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Archive for the ‘Inspiration’ Category

Last night I ditched my responsibilities at home to enjoy a rare night out by myself, on a weeknight no less! I got to attend a special event: the local movie premiere of Boston: An American Running Story!

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The film opened to rave reviews from runners everywhere, and I happily add my favorable review to the pile. The movie offers everything you would want from a film about the iconic Boston Marathon — facts about the history of the race, old film footage of the race and past interviews with the winners, and current interviews with those most intimately involved in the race. It sounds terribly cliché but I laughed, I cried, and I felt inspired.

I highly recommend the movie for runners everywhere — those who want to run Boston, those who have run Boston, and those who just want to enjoy a great film about the history of running. I think the people of Boston would love the film too; it’s a real tribute to all the people involved in putting on the race and all the supporters who come out to line the race course each year. I ran the race in 2016 and that’s what I remember most — the unparalleled support I felt from the crowd from the starting line to the finish.

This film highlights the 2014 race, a triumphant return of the event after the 2013 Boston Marathon bombings. It certainly was difficult to watch the footage of the bombings, but the film treated it in just the right way — not giving any attention to the perpetrators but rather focusing on the victims and the heroes of the day.

This is a film I know I’ll want to watch over and over again, adding it to Spirit of the Marathon as one of the films I will watch for inspiration before I run another marathon.

Did you see the film, or will you watch it when it becomes available near you?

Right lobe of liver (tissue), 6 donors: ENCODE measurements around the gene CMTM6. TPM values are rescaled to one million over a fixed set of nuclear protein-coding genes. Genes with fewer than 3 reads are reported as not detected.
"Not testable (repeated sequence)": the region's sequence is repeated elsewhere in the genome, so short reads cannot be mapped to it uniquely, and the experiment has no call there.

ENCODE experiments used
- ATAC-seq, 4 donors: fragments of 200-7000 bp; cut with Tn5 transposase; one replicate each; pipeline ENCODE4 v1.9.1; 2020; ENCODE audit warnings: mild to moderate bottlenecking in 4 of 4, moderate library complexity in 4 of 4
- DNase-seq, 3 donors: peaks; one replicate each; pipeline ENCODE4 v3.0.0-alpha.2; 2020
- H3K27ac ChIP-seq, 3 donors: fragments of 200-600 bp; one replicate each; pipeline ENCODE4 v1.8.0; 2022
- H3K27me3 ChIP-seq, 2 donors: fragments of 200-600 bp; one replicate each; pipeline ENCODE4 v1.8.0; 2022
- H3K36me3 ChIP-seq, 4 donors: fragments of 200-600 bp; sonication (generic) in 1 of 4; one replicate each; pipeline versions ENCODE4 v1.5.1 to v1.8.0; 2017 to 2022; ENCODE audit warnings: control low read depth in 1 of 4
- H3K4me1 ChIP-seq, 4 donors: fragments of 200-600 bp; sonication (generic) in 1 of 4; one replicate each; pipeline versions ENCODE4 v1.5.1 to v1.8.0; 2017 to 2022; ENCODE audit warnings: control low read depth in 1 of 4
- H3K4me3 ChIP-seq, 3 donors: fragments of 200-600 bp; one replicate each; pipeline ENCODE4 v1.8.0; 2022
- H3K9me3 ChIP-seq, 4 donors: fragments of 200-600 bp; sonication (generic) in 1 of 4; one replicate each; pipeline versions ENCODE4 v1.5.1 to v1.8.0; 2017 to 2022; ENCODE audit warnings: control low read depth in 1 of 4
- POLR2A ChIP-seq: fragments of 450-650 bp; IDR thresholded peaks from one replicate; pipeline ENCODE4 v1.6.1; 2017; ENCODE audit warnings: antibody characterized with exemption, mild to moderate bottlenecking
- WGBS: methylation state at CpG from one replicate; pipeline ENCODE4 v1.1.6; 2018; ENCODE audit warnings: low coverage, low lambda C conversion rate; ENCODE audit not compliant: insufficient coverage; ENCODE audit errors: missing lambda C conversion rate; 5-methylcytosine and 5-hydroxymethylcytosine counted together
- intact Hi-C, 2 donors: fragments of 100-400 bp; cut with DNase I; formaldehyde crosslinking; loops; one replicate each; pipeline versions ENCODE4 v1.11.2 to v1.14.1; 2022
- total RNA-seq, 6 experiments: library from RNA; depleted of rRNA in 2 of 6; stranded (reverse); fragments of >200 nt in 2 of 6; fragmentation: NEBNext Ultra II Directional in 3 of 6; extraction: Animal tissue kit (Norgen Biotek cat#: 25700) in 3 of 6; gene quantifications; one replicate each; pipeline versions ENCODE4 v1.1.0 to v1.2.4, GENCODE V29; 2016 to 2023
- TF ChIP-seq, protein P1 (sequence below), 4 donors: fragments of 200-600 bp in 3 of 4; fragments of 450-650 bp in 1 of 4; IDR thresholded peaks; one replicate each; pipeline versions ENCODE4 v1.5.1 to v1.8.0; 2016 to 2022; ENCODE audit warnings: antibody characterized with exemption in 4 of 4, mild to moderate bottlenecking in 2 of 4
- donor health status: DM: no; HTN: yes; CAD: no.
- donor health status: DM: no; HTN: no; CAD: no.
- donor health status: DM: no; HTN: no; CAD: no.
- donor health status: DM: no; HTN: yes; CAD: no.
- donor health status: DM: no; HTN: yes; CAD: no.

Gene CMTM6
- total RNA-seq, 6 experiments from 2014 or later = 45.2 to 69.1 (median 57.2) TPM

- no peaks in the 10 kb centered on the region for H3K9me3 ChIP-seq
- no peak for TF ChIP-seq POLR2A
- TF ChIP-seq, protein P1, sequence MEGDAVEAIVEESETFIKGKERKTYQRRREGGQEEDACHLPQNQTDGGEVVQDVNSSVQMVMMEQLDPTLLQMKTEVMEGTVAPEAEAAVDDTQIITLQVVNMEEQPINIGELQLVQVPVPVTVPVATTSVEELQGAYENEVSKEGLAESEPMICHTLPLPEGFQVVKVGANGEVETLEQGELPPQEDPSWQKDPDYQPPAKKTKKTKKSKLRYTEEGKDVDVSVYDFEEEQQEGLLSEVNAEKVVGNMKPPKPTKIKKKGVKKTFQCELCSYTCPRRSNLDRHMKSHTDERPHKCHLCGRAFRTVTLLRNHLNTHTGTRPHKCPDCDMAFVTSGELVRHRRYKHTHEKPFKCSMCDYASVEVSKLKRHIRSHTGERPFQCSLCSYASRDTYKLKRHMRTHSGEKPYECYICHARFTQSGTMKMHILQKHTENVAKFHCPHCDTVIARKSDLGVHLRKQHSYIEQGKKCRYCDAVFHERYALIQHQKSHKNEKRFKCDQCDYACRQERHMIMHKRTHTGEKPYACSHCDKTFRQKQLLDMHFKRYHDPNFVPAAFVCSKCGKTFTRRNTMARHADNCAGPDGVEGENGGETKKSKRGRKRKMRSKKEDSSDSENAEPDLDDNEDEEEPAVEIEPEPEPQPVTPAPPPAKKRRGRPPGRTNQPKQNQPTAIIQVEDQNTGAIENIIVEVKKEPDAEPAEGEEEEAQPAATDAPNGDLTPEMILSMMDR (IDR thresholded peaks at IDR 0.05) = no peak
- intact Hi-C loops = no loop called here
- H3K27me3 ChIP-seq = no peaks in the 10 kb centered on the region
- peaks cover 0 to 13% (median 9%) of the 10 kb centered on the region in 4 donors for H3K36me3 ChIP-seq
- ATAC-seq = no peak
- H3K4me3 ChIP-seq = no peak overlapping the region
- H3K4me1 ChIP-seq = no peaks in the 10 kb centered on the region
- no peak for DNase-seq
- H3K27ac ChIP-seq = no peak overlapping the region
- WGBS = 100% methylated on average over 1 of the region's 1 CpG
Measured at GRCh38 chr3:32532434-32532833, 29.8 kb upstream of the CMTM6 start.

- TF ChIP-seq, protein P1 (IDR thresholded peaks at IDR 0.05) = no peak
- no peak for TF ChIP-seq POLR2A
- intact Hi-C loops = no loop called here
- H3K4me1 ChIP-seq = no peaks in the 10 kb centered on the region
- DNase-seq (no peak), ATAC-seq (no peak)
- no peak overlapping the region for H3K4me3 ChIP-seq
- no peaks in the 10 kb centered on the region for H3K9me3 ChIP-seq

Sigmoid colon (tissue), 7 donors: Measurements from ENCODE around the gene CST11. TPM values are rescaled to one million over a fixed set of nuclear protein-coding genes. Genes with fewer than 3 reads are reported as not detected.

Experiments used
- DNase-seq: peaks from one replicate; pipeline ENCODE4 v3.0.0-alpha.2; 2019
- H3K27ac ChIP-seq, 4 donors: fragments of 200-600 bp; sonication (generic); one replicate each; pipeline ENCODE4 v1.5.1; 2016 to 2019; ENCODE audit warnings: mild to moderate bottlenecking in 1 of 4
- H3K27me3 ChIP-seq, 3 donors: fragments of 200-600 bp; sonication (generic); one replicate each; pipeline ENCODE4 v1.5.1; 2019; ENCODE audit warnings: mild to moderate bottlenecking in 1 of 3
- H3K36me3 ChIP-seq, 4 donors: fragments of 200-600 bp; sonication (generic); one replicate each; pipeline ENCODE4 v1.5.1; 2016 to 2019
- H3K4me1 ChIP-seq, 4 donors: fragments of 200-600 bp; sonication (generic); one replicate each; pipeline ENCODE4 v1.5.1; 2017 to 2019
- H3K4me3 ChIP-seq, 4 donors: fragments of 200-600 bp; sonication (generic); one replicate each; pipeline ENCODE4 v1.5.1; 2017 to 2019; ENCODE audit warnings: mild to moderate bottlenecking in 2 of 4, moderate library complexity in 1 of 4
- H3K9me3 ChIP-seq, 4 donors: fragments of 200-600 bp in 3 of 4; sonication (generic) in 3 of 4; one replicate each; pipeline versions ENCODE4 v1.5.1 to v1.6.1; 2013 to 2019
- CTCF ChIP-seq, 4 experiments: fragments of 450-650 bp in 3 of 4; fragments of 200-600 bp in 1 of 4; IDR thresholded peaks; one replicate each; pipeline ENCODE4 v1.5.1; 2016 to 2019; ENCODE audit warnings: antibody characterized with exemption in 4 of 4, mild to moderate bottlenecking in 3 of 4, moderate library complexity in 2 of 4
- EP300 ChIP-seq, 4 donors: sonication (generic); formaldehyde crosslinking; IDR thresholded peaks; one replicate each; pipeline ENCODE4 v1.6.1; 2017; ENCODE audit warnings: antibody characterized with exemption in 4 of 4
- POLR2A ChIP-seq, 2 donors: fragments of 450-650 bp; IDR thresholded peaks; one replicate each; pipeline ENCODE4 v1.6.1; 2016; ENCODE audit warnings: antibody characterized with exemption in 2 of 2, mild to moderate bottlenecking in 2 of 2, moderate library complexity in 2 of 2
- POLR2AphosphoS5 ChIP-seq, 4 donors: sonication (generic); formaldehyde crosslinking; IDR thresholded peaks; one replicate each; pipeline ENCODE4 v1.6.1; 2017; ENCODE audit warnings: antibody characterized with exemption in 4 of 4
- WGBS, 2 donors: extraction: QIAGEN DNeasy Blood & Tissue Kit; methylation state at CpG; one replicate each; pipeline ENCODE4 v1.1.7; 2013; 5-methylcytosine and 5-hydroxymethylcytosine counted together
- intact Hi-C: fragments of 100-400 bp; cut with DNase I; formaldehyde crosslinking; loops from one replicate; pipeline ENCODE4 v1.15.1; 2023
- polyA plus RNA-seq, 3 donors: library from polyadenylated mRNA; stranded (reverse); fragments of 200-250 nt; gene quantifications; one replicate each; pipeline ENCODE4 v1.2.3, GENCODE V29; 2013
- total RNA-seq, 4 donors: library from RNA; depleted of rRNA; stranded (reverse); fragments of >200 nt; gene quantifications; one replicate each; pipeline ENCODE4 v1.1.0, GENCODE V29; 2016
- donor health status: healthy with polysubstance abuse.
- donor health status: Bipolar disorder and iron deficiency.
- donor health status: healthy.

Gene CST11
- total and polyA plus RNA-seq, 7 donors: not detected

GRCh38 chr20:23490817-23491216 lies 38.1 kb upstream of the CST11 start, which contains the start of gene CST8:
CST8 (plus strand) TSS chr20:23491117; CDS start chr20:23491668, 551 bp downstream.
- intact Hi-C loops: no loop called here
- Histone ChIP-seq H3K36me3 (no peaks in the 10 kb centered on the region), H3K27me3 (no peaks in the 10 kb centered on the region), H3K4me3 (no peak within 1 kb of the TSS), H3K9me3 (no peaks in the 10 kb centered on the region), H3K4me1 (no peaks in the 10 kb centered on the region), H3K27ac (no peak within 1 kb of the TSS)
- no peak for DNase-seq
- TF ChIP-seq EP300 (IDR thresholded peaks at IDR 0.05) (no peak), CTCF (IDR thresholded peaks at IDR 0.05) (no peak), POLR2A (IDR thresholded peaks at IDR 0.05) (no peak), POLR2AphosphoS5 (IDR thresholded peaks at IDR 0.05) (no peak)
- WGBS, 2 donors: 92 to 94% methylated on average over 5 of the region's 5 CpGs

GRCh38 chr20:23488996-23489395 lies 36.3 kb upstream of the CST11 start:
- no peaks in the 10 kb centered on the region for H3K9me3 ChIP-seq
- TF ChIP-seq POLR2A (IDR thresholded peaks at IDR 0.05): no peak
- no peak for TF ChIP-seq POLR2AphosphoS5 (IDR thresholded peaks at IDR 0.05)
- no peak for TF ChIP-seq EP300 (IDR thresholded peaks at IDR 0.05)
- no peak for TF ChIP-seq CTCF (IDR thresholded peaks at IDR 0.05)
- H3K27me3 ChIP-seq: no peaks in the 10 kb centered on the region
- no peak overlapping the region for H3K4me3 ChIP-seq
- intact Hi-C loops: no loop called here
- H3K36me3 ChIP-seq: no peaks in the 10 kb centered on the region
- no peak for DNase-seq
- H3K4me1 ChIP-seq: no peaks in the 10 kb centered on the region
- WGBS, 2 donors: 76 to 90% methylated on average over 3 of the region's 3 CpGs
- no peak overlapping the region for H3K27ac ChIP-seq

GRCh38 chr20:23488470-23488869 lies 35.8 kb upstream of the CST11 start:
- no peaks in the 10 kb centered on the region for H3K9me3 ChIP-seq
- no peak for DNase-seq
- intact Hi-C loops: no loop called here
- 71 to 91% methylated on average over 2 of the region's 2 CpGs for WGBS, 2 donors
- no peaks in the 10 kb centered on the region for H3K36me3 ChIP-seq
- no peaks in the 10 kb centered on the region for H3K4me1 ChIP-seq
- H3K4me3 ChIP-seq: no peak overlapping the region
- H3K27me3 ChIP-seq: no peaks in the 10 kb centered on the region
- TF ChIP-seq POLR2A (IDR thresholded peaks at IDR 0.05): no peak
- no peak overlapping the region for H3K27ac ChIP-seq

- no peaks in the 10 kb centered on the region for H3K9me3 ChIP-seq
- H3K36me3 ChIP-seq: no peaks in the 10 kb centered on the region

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My eyes are welling with tears as I write this post. You see, today marks five years to the day since I started running and tracking my progress on MapMyRun. You can see my first entry here:

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Does a three-mile-per-hour pace count as a run? You bet it does when you’re pushing a 2.5-year-old in a jogging stroller over 180 feet in elevation gain for your first run in five years! I’m just as proud of that first mile in 20:23 as the mile I raced in 6:34 a few years later! I had made a decision that I wanted to be “fit at 40” after having the last of my three children. I was on the higher end of a healthy weight and I felt I could stand to lose about 10 pounds. So I got out there for nine runs that first March and logged a total of 24.9 miles.

I quickly got hooked on running and the sense of accomplishment that comes with every workout. My confidence grew over the summer and I added biking and swimming into the mix. Eight months after that first run, I took on my first sprint triathlon at SheROX San Diego in November 2011. And heck, that went so well, I took on an Olympic distance triathlon at HITS Palm Springs the next month! Fast forward through my first half marathon at the OC Half Marathon in May 2012 to my first full marathon at the Santa Barbara International Marathon in November 2012. Somehow in just 18 months I’d gone from 1.67 miles at a 20:23 pace to 26.2 miles at a 9:16 pace (4:02:39.5 for those trying to do the math). And that was at age 41 no less. Proof that you’re never too old to start running or challenging yourself with big goals. Five marathons later if you ask me which is my favorite marathon, I’ll say Santa Barbara, not because it was the easiest course (it wasn’t — my goodness I still remember that hill at mile 23) but because I ran that whole race with such joy and appreciation for what my body could do.